New Health Information Project set to save lives

A new project is collecting vital information from health facilities all over Vanuatu. The program, named Tupaia, aims to gather up to date information about medicine supply, services and equipment from nearly 160 health facilities.

Working together with the Ministry of Health’s Pharmacy Department, the project will provide the Government of Vanuatu with information to assist them in allocating health resources and have a nationwide picture of needs.

Agnes Mathias, Acting Principal Pharmacist in the Ministry of Health, says the project will assist the Ministry at every level.

“Information can save lives and will help us to create the best possible healthcare system,” she says.

“Through Tupaia, we can better allocate medicine, training and resources to the parts of the country that need it the most and prevent waste in others. This is important to make sure we provide high quality healthcare to everyone, anytime, anywhere in the country.”

The project is named Tupaia in honour of the legendary Pacific navigator who helped Lt. James Cook explore the pacific in the 18th century. Teams will also collect data in Tonga, Solomon Islands, Kiribati Timor Leste and PNG.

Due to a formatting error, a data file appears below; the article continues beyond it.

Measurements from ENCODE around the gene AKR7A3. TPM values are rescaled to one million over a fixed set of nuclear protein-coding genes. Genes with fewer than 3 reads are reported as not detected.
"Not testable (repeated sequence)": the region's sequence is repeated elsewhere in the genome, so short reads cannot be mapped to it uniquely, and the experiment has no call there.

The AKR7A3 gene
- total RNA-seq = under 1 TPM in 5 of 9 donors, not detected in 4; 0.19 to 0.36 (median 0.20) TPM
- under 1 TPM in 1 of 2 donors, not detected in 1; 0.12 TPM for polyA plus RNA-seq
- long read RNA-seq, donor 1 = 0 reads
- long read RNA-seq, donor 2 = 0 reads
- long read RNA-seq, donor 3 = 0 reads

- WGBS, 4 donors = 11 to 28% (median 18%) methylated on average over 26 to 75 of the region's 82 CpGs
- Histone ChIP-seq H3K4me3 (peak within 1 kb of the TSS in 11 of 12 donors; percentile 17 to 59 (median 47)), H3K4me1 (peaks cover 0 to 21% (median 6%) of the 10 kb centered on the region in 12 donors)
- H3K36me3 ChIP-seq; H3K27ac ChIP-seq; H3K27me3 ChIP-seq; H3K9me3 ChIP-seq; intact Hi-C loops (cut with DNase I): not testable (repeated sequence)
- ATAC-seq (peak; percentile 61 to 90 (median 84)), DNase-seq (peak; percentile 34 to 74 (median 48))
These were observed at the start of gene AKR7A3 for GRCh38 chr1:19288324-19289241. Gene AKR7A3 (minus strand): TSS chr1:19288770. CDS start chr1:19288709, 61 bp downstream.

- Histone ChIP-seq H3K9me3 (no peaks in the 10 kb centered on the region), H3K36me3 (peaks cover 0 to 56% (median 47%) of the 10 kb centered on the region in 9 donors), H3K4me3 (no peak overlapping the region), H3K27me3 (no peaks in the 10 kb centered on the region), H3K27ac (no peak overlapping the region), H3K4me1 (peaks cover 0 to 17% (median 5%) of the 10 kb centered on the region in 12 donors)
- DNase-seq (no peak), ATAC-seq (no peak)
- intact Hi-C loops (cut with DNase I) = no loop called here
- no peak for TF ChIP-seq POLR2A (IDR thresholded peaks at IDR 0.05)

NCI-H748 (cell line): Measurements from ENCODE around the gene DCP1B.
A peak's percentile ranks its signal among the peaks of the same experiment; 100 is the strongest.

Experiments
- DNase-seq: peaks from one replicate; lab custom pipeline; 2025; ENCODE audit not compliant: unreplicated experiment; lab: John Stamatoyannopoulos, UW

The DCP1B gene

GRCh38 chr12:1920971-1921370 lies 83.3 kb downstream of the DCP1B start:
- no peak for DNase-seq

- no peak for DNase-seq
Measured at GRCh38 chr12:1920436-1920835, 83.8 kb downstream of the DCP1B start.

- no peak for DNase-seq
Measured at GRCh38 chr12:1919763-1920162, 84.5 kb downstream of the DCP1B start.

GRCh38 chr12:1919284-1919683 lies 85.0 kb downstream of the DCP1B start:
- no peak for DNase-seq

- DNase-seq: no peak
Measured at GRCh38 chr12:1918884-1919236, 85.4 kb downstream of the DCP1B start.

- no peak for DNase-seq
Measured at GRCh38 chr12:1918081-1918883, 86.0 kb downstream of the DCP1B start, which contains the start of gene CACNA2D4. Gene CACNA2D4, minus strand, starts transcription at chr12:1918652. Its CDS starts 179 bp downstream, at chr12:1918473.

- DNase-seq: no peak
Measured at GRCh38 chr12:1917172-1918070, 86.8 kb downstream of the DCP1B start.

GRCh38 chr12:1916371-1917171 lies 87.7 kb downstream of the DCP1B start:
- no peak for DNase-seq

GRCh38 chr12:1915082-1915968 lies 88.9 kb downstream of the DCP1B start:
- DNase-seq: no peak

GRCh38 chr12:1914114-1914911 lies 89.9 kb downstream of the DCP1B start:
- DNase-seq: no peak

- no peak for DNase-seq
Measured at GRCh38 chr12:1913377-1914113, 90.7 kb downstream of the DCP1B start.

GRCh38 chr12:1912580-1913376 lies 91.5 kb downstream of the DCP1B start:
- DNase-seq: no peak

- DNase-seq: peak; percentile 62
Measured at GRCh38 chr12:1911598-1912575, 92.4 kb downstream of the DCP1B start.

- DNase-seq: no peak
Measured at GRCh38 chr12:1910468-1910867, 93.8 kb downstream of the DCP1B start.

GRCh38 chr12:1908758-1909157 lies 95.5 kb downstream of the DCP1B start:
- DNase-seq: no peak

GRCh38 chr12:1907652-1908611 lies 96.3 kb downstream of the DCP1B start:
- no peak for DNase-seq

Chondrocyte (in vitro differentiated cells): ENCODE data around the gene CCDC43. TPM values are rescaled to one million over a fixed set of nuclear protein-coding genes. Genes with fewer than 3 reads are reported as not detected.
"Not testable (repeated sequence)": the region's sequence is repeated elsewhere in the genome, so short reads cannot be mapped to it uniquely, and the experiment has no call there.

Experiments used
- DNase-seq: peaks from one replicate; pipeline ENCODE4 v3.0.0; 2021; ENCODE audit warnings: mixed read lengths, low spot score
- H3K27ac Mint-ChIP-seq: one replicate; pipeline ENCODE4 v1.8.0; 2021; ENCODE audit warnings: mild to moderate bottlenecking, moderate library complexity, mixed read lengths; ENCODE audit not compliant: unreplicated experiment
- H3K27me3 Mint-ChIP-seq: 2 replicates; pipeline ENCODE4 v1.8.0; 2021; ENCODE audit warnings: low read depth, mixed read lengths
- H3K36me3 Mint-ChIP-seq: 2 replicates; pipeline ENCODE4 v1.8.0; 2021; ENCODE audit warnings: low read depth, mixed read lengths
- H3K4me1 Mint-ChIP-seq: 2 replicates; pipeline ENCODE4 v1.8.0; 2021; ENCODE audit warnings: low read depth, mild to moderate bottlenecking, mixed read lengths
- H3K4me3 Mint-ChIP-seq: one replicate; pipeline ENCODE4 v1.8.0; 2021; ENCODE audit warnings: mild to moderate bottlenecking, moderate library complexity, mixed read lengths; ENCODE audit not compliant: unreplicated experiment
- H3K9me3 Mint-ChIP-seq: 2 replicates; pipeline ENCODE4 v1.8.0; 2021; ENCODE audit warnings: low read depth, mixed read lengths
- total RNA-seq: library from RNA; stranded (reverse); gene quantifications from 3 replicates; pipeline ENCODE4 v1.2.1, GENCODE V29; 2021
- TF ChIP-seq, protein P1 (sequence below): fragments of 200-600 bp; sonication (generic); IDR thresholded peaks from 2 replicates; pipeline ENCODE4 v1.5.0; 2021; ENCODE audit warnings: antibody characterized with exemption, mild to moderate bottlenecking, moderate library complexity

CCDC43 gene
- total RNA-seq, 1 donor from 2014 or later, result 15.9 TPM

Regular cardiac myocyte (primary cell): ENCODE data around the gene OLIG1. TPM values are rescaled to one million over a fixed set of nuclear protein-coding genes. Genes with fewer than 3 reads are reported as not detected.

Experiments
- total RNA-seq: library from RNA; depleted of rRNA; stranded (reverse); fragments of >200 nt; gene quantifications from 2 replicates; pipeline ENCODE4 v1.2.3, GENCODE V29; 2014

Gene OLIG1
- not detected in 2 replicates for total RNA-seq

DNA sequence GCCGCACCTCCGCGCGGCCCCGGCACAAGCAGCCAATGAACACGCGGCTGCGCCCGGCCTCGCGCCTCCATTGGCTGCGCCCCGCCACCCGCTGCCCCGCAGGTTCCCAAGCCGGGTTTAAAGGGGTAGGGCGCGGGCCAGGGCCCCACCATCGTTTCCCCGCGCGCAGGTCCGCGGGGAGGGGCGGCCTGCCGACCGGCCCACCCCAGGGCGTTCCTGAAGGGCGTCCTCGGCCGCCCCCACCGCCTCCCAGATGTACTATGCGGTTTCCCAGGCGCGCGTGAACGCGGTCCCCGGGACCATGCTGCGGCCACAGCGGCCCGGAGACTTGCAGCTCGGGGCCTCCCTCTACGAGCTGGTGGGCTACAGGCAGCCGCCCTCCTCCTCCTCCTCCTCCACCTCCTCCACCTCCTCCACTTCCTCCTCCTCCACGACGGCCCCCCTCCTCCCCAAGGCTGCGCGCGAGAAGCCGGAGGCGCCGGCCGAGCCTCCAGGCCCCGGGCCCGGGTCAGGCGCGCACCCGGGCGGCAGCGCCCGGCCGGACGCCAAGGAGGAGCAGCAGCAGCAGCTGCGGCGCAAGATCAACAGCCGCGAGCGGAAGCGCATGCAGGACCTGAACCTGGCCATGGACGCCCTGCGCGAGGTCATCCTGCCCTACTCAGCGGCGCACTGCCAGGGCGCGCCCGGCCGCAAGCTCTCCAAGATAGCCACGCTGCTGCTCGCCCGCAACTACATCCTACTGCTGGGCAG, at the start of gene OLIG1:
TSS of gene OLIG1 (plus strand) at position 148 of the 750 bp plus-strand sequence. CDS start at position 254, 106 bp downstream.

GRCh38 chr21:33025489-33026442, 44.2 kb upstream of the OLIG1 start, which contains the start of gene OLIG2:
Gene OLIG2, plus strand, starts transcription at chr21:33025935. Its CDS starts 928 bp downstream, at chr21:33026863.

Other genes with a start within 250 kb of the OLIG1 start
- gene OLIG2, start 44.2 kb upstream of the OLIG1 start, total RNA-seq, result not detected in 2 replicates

Project Director, Michael Nunan says a key focus of the project is sharing this vital health information once it is collected.

“Each country collects small amounts of information about their health systems each year,” he says.

“Tupaia aims to collect a huge amount of supply chain and medicines data routinely, from a variety of sources. The important thing about Tupaia is that we will then bring all of it all together and share this information with anyone who will find it useful, including the public.”

The team will complete collecting data in Vanuatu in the next two months and information will be available on the website www.tupaia.org by mid-November.

“Anyone can access the information we collect via our interactive online map,’ he says.

“The Government has access to the most detailed data, but the public can access basic information about clinic services, opening hours and location which is great for patients and the local community or even students and researchers who want to learn more about our health system.”

The Tupaia team has completed the mapping project in Kiribati, Tonga and Solomon Islands. This information is already available via www.tupaia.org.

The public can also follow the journey of the Tupaia mapping team on Facebook and Twitter as they make their way around Vanuatu.

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